The Wallace Collection

The Wallace Collection, A Family Collection, A National Museum, An International Treasure House
Cased flint-lock rifle with accessories
  • Cased flint-lock rifle with accessories
  • Nicolas Noël Boutet (1761 - 1833)
  • Versailles, France
  • c. 1805
  • Steel, gold, walnut, silver, whale-bone, ivory, morocco leather, velvet, horn and wood, damascened, gilded, engraved and carved
  • Length: 102 cm, overall
    Length: 59.3 cm, barrel
    Width: 1.3 cm, calibre
    Weight: 3.61 kg
  • Maker's mark: Marks of the maker Boutet
    Stamp: '290'
    Stamp: 'Man. Vlles.'
    Inscription: 'BOUTET'
    Inscription: 'A VERSAILLES'
    Stamp: The first standard mark for silver made in the departments for the period 1798 - 1809
    Stamp: The poinçon de garantie for silver made in the Departments fom 1798 - 1809
    Maker's mark: 'A diamond-shaped punch, its long vertical axis, containing a pistol fesse-wise in the centre, its butt ot the dextor; above is the letter N and below it the letter B.
    Inscription: A Gothic R surmounted by an Imperial crown
    Inscription: 'MANUFACTURE IMPÉRIALE D'ARMES DE VERSIALLES ENTERPRISES BOUTET'
    Inscription: 'Boutet à Versilles Manufactre Impériale'
    Stamp: Diamond-shaped punch, its long axis vertical, containing an object consisting of a ball on which stands a tapering obelisk with a smaller ball at the top with tiny rays diverging from it, on the left side of the obelisk is the letter J, on the right is a B.
    Stamp: The mark of the Association des Orfèvres of 1793 - 4, a full-face woman's head and neck with a small capital letter P to her right in an oval punch.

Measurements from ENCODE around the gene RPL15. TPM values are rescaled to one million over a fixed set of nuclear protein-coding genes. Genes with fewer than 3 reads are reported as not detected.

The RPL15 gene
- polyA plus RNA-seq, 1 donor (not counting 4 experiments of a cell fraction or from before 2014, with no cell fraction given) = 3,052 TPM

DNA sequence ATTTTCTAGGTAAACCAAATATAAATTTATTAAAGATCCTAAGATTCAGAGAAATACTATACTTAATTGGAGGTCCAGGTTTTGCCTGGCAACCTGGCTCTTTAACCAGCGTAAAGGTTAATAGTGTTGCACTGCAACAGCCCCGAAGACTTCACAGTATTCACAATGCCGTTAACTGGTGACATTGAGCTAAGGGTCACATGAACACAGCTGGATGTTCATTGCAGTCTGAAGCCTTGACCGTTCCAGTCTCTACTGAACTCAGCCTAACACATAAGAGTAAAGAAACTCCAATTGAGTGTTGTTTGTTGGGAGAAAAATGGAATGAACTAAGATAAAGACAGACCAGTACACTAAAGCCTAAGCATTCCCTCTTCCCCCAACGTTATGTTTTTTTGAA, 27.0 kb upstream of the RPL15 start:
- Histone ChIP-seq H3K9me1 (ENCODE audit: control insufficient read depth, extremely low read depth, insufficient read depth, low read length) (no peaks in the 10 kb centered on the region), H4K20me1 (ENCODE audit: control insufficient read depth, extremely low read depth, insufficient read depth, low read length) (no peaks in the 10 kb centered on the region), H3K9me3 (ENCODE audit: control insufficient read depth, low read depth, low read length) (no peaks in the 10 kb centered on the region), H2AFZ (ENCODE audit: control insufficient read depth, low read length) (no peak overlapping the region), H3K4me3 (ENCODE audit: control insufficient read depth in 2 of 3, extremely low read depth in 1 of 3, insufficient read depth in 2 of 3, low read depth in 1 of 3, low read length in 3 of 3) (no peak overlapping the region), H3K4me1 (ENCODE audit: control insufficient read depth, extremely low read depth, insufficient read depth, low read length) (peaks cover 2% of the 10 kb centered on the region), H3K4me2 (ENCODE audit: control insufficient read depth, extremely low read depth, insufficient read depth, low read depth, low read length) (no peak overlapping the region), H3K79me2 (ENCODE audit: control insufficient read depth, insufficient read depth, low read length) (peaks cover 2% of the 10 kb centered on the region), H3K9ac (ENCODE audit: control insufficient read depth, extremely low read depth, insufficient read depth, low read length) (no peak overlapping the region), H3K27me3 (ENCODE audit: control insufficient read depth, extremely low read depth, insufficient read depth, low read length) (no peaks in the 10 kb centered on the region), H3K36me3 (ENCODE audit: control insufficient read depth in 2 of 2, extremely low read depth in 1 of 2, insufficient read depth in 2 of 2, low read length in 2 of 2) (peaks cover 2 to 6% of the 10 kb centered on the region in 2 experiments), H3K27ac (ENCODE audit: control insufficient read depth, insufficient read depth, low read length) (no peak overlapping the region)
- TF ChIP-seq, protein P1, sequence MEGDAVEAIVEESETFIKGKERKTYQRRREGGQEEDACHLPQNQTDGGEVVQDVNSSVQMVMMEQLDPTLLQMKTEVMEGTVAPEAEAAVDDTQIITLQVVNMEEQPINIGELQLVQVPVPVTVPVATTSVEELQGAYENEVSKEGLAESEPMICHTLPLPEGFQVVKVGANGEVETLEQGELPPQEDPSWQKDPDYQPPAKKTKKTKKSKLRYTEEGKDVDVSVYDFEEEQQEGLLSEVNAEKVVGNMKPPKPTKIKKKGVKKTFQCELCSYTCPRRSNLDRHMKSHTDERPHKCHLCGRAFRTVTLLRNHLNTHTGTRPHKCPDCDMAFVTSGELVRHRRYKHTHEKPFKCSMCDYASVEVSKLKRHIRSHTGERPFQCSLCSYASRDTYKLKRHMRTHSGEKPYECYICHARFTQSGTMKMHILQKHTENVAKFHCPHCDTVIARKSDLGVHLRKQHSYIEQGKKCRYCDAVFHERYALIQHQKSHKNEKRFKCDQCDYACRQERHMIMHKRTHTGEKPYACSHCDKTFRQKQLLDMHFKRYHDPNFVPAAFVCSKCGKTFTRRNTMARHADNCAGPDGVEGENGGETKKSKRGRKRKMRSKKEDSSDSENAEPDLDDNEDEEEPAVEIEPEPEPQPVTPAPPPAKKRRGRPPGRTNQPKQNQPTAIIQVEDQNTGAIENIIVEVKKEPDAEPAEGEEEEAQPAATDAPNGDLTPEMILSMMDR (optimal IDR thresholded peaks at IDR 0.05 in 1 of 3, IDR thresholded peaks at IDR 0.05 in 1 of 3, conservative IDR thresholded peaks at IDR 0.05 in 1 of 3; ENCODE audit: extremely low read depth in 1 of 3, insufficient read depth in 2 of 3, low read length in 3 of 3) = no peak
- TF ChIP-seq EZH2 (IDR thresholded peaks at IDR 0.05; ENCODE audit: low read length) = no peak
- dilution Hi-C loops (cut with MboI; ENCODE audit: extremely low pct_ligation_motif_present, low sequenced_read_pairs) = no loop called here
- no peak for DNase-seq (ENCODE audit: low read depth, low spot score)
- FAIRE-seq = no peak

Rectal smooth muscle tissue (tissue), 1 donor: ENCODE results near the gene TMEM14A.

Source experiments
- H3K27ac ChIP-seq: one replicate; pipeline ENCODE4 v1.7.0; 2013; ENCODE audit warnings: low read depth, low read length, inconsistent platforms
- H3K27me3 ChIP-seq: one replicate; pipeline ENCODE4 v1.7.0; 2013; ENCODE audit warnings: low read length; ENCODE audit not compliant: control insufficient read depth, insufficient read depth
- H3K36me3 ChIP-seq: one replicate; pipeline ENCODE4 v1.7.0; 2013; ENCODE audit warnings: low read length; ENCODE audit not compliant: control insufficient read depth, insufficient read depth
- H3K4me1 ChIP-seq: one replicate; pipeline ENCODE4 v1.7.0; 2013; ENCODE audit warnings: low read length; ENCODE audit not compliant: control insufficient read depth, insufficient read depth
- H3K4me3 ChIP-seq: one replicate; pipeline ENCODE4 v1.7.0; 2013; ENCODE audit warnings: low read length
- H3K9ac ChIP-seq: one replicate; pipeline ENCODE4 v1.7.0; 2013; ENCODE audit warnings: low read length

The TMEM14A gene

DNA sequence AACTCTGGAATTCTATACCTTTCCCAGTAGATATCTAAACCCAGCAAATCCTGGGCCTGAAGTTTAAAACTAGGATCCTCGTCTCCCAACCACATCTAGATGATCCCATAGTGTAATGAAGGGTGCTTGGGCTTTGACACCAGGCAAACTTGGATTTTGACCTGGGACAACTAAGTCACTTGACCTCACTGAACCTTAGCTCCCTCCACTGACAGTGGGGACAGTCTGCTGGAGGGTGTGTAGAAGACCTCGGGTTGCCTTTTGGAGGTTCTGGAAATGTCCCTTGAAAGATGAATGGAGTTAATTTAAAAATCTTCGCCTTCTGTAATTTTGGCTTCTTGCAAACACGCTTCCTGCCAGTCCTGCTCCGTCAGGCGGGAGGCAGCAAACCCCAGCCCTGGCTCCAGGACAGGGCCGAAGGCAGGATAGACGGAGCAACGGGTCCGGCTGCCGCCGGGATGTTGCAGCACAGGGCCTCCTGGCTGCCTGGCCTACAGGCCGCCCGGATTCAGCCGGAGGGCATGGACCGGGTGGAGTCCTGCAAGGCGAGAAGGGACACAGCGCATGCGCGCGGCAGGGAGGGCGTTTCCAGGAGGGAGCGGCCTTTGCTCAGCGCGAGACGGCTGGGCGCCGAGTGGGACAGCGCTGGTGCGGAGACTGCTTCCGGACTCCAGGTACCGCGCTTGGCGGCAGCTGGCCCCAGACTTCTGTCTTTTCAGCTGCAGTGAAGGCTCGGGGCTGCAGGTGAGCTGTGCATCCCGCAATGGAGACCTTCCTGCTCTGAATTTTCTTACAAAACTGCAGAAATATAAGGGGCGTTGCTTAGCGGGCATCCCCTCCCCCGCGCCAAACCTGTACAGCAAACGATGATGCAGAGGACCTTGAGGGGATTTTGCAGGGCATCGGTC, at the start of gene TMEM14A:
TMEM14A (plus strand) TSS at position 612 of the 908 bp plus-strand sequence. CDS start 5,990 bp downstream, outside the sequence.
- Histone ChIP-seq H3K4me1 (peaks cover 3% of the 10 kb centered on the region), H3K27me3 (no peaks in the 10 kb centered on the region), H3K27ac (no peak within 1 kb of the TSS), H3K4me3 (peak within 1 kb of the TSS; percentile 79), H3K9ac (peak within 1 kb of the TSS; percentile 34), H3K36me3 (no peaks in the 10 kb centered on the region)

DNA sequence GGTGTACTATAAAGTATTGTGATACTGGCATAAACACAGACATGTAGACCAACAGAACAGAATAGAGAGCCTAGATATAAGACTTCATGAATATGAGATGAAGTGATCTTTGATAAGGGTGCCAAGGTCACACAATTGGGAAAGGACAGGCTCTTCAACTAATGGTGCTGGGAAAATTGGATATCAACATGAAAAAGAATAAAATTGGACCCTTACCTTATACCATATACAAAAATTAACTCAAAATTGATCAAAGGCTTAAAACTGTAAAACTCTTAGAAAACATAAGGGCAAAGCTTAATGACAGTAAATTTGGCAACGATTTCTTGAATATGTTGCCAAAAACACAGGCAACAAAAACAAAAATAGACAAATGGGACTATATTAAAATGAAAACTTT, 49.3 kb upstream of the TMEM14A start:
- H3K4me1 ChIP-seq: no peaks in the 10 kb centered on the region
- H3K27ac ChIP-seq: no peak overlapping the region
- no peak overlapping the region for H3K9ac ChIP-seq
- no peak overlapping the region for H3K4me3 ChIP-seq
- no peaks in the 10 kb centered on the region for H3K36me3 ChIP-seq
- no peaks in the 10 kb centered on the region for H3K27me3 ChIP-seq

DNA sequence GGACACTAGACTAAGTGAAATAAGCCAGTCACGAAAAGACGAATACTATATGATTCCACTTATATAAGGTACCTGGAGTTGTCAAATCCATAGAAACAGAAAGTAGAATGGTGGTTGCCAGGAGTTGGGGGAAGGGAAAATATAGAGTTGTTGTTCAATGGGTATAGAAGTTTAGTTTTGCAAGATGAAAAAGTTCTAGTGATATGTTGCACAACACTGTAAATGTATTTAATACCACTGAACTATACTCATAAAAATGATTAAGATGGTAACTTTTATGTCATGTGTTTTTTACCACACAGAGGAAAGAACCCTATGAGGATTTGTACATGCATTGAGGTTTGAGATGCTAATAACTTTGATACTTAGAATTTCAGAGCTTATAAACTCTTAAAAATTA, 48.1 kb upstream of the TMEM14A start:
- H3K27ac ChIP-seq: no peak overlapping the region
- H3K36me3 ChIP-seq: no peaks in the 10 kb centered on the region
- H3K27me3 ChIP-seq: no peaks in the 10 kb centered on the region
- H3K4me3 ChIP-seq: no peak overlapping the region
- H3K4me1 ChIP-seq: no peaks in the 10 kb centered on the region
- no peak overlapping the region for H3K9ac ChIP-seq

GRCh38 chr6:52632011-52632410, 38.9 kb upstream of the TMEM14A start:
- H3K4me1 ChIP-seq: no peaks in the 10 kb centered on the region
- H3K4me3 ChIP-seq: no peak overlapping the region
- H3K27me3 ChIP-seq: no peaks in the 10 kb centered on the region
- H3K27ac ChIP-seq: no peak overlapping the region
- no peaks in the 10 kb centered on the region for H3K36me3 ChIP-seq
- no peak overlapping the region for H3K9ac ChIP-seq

• A1126
  • European Armoury III
Commentary
History
Images & Media
Further Reading
  • This magnificent hunting rifle was probably commissioned by the Emperor Napoleon. It was made by Nicolas-Noël Boutet (1761-1833), Directeur-Artiste of the Versailles Arms Manufactory, who was at the time the greatest gunmaker in Europe and perhaps the last of the great artist-gunsmiths. This cased set, which also includes all of the instruments needed to clean, load, and fire the weapon, was later owned by the Russian Tsar Nicholas I. The Russian royal cipher appears on the case lid.

    The two barrels are positioned one on top of the other, each being fired by its own half-lock. The upper barrel is designed to be fired first, the barrels being then rotated to bring the other one into position for shooting. One barrel is rifled with twelve spiralling grooves, while the other is smooth-bore. The barrels are also richly decorated, being carefully heat-blued and inlaid with small gold stars. The muzzle, fittingly enough, is also engraved with thunderclouds and bolts of lightning.